Government/Politics

Political news

A proposal on benefits for Ohioans who are out of work could be cut by more than half, from a maximum of 26 weeks to 12 weeks. Statehouse correspondent Andy Chow talked to a group that calls the plan "unbalanced.”

The state still owes the federal government more than $775 million that it borrowed to pay unemployment benefits during the recession. One lawmaker told Statehouse correspondent Andy Chow that she has a plan to prepare the state for the next economic downturn.

Andy Chow

Communities around the state are holding events to honor veterans. Statehouse correspondent Andy Chow takes a look at what Ohio is doing to help military members in the long term.

Ohio House Speaker Cliff Rosenberger has formally signed off on recently passed legislation that designates November 10th each year as “Armed Services, Peace Officer, First Responder and Dual Service Recognition Day” in the Buckeye State.

A Democratic lawmaker who suffers from multiple sclerosis says Ohioans are growing impatient waiting for medical marijuana. Ohio Public Radio’s Jo Ingles reports.

Screenshot of ad "Inconvenient Facts"

Ohio’s corn and ethanol industry is fighting back at ads it says are misleading and funded by "big oil".

The ad aired last week in Ohio, Massachusetts, New Hampshire and Vermont, and it says in part: “Mandating corn for ethanol doubles greenhouse gas emissions compared to gasoline over 30 years, and escalating mandates raise food costs and threaten the quality of the air we breathe. Mounting scientific evidence has revealed the inconvenient truth – increasing ethanol mandates can actually make things worse.”

Karen Kasler, Statehouse News Bureau

A Republican Senator from northeast Ohio is trying a fourth time to get a bill passed that he says will help firefighters who got cancer while on the job. Statehouse correspondent Karen Kasler reports.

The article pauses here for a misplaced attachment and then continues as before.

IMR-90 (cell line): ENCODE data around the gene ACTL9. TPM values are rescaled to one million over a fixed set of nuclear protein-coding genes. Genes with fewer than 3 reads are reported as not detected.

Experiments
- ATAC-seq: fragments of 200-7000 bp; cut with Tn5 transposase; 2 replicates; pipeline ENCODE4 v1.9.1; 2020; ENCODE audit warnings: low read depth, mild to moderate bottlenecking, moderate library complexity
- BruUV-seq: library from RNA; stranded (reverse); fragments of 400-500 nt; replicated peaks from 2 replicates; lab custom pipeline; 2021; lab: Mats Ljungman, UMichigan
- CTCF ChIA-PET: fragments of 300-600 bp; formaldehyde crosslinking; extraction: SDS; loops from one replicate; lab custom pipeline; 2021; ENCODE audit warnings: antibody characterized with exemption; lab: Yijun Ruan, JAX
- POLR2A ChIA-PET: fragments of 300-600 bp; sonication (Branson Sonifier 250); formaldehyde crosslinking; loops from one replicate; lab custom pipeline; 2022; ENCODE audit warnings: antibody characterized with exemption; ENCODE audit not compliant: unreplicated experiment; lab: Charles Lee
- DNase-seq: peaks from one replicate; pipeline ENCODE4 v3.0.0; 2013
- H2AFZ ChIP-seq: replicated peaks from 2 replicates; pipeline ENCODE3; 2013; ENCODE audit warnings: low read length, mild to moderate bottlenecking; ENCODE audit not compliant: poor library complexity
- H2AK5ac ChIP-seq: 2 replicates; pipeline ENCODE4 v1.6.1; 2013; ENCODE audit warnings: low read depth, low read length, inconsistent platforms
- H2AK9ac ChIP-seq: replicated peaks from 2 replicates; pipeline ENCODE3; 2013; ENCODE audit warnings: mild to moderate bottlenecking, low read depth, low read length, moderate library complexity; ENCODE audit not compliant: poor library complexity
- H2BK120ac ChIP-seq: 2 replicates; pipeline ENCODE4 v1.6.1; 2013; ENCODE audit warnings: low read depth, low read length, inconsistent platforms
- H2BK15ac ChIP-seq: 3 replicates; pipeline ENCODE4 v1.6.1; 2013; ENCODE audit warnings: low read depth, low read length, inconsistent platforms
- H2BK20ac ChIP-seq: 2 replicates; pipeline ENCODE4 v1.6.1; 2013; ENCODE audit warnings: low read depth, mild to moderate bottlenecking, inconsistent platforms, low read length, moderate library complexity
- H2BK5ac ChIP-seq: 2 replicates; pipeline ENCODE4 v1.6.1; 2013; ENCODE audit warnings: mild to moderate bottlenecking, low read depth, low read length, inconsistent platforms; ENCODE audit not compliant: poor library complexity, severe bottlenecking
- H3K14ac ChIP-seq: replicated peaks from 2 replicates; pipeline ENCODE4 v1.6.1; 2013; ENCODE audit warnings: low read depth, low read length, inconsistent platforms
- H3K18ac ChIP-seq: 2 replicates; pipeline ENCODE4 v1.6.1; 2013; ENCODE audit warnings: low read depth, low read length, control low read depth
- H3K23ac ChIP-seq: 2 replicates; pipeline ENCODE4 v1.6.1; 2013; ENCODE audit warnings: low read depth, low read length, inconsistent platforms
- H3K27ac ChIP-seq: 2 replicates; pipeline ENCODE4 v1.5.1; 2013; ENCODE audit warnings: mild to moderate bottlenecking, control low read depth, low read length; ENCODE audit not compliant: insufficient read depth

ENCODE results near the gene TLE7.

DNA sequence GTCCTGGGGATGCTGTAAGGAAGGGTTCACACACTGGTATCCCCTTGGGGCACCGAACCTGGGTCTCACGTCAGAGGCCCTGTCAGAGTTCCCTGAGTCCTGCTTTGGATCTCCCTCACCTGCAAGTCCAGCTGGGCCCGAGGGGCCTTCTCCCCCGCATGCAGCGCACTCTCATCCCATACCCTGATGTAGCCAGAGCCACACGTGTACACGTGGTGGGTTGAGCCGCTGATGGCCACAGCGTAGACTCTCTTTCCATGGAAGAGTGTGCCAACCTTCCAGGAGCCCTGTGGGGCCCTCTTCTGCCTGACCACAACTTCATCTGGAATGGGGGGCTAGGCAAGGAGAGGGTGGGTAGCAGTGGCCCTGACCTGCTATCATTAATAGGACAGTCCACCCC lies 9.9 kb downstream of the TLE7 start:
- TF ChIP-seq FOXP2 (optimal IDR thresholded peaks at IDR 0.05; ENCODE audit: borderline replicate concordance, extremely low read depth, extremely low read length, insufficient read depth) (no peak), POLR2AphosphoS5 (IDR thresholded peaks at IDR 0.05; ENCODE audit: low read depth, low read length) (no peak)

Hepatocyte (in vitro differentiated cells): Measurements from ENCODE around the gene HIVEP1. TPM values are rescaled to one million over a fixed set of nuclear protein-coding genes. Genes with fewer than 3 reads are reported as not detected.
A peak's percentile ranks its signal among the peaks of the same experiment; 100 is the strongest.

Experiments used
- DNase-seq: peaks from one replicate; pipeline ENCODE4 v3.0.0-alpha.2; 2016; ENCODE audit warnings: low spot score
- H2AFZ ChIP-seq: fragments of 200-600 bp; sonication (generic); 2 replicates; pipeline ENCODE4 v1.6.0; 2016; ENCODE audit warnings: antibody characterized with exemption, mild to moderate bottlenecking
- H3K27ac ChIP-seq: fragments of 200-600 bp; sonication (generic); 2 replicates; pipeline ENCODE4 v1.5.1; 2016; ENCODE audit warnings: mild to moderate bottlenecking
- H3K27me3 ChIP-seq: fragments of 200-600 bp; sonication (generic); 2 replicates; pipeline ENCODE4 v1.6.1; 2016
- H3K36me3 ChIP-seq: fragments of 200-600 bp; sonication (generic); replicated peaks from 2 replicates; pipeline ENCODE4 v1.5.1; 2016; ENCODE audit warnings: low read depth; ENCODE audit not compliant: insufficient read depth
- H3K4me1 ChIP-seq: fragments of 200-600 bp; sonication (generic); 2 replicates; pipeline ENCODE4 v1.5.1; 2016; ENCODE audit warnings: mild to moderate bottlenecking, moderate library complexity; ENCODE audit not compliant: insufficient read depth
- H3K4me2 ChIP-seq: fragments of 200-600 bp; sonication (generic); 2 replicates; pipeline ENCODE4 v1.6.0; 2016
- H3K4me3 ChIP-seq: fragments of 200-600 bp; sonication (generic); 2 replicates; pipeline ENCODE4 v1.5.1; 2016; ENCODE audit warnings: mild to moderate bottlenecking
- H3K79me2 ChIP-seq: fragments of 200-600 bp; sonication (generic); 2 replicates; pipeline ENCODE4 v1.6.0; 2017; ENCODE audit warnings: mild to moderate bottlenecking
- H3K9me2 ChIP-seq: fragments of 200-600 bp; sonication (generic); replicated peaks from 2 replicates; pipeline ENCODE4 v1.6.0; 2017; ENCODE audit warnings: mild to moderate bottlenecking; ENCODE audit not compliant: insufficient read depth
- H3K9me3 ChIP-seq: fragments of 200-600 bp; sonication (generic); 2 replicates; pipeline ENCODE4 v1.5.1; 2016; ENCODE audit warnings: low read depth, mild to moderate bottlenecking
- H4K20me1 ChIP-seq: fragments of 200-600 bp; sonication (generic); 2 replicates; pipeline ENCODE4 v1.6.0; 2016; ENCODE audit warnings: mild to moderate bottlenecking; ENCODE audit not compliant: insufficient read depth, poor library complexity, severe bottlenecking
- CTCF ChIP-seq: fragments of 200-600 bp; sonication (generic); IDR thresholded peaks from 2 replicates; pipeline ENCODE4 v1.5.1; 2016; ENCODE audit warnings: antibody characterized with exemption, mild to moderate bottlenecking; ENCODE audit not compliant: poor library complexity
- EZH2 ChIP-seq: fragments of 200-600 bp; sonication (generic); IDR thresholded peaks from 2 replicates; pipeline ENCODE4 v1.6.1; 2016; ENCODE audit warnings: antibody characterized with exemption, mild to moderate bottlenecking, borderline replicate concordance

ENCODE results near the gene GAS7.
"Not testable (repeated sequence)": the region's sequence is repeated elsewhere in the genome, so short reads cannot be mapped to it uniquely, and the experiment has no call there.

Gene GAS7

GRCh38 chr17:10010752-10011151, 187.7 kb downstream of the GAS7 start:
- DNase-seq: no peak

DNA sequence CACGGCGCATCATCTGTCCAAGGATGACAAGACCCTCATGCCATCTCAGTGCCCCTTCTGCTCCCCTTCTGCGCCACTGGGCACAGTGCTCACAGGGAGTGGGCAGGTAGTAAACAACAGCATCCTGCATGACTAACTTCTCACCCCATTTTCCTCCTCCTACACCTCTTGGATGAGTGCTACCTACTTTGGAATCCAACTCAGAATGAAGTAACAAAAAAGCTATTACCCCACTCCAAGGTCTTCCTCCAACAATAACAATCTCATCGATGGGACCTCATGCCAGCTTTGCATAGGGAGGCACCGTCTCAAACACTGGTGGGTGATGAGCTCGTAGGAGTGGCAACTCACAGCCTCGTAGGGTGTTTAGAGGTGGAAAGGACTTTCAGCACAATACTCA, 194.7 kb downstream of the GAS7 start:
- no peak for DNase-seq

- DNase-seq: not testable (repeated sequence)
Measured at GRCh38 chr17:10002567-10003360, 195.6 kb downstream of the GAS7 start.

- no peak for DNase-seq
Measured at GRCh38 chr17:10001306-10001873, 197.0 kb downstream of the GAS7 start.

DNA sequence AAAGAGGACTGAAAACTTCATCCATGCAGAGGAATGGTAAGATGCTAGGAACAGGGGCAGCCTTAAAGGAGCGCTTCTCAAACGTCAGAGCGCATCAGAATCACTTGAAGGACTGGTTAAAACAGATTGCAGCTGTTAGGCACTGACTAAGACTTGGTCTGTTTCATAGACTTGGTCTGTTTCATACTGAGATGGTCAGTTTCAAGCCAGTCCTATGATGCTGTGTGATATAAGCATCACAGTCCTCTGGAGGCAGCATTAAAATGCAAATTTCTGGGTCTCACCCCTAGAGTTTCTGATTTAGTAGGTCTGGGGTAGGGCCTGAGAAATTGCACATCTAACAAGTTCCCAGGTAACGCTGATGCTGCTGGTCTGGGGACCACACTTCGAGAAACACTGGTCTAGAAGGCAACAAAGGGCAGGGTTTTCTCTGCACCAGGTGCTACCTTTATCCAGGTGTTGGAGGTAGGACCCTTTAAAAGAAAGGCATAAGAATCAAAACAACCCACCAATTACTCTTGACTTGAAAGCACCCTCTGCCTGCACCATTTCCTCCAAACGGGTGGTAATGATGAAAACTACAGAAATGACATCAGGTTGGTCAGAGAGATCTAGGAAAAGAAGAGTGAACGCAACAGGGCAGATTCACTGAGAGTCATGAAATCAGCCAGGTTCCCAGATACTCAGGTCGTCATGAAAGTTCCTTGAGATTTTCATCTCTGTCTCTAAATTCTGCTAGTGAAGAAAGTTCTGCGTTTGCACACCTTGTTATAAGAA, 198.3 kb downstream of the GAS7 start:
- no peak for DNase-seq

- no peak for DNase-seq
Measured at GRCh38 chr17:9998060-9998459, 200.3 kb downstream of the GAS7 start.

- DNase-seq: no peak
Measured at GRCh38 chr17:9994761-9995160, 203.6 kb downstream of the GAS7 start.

Thirty-five states have so-called presumptive disability laws linking firefighting to cancer – and that makes it easier for firefighters with cancer who can’t work anymore to get workers’ comp and disability benefits. Sen. Tom Patton (R-Strongsville) wants Ohio to be the

Karen Kasler

Welcome to Election Day 2015 - 24 hours of non-stop news condensed to just under 12 minutes.

(The Statehouse News Bureau is a three-member crew that provides coverage of government and politics for Ohio’s public radio listeners.  We are not a radio station, but produce spots and packages that air on Ohio’s 33 public radio stations.  We are the only broadcast journalists who are dedicated to daily Statehouse and government reporting.)

Jo Ingles / Ohio Public Radio/TV

Some evangelical church leaders throughout the state are the latest to oppose Issue 3, the proposed constitutional amendment that would legalize marijuana. Ohio Public Radio’s Jo Ingles reports.

Jo Ingles / Ohio Public Radio/TV

People who want medical marijuana in Ohio say they are ready to vote for Issue 3, even if they don’t particularly like all of the aspects of the plan. Ohio Public Radio’s Jo Ingles explains why.

Ohio’s Lieutenant Governor Mary Taylor and safety leaders throughout the state are taking part in a campaign called “5 to Drive” that tells parents to talk to their young drivers about five safe driving practices.

Karen Kasler, Statehouse News Bureau

Many Ohioans know there’s a marijuana legalization issue on the ballot – but most don’t know there’s an issue to change the way state lawmakers’ districts are drawn.

Karen Kasler, Statehouse News Bureau

The election of 2015 hasn’t even happened yet, but there are already suggestions that Republicans are planning way ahead.

Conservative Christian churches throughout Ohio will soon be getting guides to distribute to members suggesting how to vote on statewide ballot issues. Ohio Public Radio’s Jo Ingles reports.

A charter school reform bill is zooming through the legislature after months of negotiation. But a pothole has opened up, relating to how those teachers fund their retirements.

There’s a bill in the Ohio legislature that would allow for deer sanctuaries to house injured deer that can no longer survive in the wild. As Ohio Public Radio’s Jo Ingles reports, there’s a story behind this bill.

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